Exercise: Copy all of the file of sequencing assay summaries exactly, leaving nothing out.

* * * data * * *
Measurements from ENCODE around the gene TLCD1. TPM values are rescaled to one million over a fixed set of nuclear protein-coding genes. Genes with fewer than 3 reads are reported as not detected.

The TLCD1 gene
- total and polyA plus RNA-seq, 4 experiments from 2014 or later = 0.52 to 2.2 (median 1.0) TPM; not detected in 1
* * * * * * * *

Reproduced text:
Measurements from ENCODE around the gene TLCD1. TPM values are rescaled to one million over a fixed set of nuclear protein-coding genes. Genes with fewer than 3 reads are reported as not detected.

The TLCD1 gene
- total and polyA plus RNA-seq, 4 experiments from 2014 or later = 0.52 to 2.2 (median 1.0) TPM; not detected in 1